Just as the design phase for 555 Greenwich Street in lower Manhattan was getting underway in April 2019, New York City enacted Local Law 97, an ambitious sustainability regulation for new buildings of more than 25,000 sq ft.
Though the planned 16-story office tower was far enough along in the permitting process to proceed with a more conventional approach to its building systems, the project team debated whether it should seize the opportunity to find an optimal combination of advanced technologies that would set a new benchmark for energy efficiency.
Thomas Aloi, vice president, construction for 555 Greenwich’s development joint venture partner Hines put the choice another way.
“We can be the best last building of this generation,” Aloi said at the time, “or we can be the first great building of the next generation.”
Four years of intense collaboration later, 555 Greenwich reached substantial completion in early June, and is now in the process of commissioning its complex building systems. Configured around an innovative “circular energy infrastructure” concept, Hines says the 270,000-sq-ft building is the first in New York City to combine a fully integrated radiant heating and cooling system, a dedicated outdoor air system and a closed-loop geothermal system, all of which turn the superstructure into a large thermal battery.
Powered entirely by electricity, 555 Greenwich’s building systems are projected to perform more efficiently than petroleum-fueled counterparts, using 40% less energy than an average large office building.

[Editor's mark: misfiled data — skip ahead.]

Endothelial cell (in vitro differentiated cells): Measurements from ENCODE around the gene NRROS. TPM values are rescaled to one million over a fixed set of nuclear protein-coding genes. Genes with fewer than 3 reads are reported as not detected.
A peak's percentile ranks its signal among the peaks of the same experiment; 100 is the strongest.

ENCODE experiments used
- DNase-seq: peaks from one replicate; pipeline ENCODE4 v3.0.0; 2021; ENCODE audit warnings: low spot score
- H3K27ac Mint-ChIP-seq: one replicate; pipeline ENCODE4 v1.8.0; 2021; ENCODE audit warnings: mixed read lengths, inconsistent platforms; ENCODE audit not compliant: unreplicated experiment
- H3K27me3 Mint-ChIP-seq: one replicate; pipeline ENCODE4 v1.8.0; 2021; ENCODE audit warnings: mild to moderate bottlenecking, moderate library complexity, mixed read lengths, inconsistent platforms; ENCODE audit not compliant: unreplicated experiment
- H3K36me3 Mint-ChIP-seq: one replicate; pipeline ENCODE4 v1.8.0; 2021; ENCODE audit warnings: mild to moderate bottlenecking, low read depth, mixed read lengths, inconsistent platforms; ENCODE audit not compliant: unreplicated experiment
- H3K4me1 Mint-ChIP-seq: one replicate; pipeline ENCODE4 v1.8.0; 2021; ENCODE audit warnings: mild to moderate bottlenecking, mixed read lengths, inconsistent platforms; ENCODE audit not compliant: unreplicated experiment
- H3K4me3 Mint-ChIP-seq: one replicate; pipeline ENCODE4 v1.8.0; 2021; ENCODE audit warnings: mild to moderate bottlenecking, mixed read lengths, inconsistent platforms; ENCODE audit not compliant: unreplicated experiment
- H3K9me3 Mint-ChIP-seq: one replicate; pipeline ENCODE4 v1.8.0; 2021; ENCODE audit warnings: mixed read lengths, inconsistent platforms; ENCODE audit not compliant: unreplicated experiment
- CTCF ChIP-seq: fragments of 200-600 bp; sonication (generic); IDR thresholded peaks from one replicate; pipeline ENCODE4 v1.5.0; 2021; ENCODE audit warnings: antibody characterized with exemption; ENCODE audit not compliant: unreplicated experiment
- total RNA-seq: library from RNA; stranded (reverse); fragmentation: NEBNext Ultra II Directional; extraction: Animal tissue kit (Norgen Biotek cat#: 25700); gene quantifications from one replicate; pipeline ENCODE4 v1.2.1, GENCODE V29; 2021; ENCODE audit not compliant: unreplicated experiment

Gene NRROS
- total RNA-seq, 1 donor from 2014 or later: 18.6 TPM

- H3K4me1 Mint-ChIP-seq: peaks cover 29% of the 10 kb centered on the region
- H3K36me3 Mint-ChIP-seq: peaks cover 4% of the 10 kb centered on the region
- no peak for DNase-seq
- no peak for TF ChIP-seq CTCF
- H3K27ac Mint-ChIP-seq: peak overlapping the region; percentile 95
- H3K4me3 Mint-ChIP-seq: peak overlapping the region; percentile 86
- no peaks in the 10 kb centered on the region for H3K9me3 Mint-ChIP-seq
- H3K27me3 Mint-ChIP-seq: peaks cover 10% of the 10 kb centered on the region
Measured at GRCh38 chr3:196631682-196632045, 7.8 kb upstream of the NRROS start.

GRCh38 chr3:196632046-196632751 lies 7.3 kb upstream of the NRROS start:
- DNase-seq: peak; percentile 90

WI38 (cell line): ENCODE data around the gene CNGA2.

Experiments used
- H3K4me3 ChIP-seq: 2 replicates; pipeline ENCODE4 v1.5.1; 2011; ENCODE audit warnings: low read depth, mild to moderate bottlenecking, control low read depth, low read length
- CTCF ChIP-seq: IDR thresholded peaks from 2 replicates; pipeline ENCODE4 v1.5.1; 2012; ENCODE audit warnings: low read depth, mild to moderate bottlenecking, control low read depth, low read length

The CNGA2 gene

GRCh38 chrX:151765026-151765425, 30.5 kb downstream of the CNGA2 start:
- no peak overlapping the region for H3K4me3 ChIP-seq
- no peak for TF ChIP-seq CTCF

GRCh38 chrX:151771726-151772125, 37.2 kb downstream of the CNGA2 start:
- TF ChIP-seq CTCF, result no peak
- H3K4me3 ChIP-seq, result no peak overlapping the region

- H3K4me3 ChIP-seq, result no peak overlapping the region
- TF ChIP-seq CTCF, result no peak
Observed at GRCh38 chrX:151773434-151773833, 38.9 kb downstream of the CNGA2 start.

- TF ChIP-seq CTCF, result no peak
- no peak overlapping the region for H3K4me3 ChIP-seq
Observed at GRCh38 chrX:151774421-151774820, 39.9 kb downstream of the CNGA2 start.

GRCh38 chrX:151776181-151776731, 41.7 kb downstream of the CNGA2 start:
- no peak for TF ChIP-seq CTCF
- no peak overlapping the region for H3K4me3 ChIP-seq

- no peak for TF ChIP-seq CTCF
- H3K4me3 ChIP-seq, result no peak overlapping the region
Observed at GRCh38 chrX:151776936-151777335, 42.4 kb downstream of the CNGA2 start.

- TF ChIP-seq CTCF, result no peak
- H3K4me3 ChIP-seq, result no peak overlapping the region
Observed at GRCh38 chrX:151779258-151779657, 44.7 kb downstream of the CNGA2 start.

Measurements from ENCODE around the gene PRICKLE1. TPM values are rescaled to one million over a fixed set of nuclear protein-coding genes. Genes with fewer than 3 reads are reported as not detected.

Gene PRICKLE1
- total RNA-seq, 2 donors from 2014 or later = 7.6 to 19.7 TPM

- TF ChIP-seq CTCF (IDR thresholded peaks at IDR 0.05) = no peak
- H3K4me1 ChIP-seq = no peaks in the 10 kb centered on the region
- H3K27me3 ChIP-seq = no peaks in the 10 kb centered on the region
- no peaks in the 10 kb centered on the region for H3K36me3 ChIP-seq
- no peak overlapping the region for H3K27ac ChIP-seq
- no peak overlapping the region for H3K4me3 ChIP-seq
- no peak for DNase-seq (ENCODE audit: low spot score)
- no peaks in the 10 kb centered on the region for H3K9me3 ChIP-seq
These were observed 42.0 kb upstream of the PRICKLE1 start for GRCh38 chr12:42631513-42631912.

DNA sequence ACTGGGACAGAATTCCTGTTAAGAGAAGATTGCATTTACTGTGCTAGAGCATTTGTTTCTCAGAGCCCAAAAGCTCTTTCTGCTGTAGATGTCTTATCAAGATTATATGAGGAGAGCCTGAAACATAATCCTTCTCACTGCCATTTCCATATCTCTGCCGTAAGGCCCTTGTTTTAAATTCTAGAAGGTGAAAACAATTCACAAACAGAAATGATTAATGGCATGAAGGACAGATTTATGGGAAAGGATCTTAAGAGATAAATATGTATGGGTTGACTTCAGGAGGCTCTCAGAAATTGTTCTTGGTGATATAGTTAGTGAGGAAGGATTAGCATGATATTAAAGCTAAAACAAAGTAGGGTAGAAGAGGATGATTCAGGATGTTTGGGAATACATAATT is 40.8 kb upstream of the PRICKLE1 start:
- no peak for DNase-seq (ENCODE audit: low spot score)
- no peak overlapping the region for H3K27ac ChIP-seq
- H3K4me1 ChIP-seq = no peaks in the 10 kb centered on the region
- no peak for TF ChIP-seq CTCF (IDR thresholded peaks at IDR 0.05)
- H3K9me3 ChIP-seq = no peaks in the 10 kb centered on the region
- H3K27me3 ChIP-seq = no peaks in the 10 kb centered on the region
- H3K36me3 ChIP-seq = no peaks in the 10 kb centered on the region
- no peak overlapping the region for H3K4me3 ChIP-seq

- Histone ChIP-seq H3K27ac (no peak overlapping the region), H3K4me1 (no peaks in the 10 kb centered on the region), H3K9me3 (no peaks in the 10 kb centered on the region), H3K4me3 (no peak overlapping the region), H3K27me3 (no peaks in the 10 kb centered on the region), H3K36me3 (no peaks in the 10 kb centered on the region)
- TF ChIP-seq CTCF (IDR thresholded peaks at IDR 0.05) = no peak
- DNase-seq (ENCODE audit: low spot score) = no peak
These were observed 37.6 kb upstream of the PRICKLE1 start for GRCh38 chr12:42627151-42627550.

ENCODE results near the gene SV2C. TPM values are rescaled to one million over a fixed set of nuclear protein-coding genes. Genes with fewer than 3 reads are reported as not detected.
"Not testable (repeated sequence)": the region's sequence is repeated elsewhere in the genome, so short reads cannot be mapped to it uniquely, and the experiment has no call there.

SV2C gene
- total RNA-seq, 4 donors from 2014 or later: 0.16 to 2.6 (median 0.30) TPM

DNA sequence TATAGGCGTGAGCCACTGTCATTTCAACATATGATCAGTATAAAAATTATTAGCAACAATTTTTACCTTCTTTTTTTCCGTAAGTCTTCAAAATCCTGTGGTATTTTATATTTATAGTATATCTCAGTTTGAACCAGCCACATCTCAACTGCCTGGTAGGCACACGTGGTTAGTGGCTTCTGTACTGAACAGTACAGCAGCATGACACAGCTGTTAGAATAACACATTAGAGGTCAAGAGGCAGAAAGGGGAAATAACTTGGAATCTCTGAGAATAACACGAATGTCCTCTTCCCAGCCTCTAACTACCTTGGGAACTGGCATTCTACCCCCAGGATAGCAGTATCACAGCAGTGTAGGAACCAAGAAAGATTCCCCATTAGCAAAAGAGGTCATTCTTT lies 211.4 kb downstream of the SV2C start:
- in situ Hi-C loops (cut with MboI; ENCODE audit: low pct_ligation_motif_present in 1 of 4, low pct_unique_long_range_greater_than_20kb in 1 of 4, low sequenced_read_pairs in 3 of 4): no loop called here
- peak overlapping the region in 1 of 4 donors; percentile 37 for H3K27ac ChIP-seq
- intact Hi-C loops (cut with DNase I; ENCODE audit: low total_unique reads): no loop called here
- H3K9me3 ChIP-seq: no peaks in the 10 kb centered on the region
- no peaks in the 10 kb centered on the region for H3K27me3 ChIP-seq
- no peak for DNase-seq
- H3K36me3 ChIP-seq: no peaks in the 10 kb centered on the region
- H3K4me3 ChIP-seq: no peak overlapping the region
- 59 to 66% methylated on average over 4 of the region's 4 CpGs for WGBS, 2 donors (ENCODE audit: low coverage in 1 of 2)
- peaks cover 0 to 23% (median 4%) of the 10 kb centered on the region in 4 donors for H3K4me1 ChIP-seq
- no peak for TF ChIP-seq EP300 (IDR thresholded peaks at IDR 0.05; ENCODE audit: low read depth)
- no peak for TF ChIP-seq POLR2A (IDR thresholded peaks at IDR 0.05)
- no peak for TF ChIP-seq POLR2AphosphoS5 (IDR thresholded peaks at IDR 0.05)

Rather than using a single geothermal ground loop, tubing is incorporated in each of 555 Greenwich’s 80-ft-deep caissons.
Photo courtesy JB&B
Making It Happen
A host of factors played into the decision to maximize sustainability, perhaps none quite as important as the owner’s commitment. Ben Rodney, Hines’ vice president for construction, explains that the joint venture, which also includes Trinity Church Wall Street and Norges Bank Investment Management, had a long-term view of the neighborhood. As Norway’s sovereign wealth fund, Norges Bank encourages investments that will have a positive impact on society and the environment.
“It’s debatable whether, without that partnership, this project would have happened,” Rodney says.
Another critical element was project team collaboration, and lots of it.
From the outset, the team’s goal had been to create a best-in-class workplace that would also incorporate a horizontal overbuild to connect with 345 Hudson Street, an adjacent, century-old building also owned by the development joint venture, says Arno Adkins, a partner with design firm COOKFOX.
Now, the opportunity to make 555 Greenwich a singular accomplishment in sustainability as well became a teamwide mantra, even as the pandemic curtailed the amount of valuable face-to-face interaction needed to drive innovation and solve problems.
“It took everybody to figure out how to go with an all-electric building- systems approach, how to leverage this unique location to create a design that responds to this legislation and climate change, as well as the unique characteristics of the overbuild,” Adkins adds.
At the same time, the project team had to be wary of over-complicating things in the name of progress, says Scott Frank, managing partner for the building systems engineer, Jaros, Baum & Bolles (JB&B).
“Our industry is littered with examples of the best of intentions—new innovations, new ideas—and it’s struggled, or worse in some cases,” he adds. “We spent a lot of effort, and made a lot of progress, we think, to simplify and create modularity in the systems.”
JB&B associate partner Michelle DeCarlo points to the radiant floor systems as an example of the iterative nature of the design process.
Rooftop air-source heat pumps generate heat by using electricity to run compressors, removing the need for a gas or steam boiler.
Photo courtesy JB&B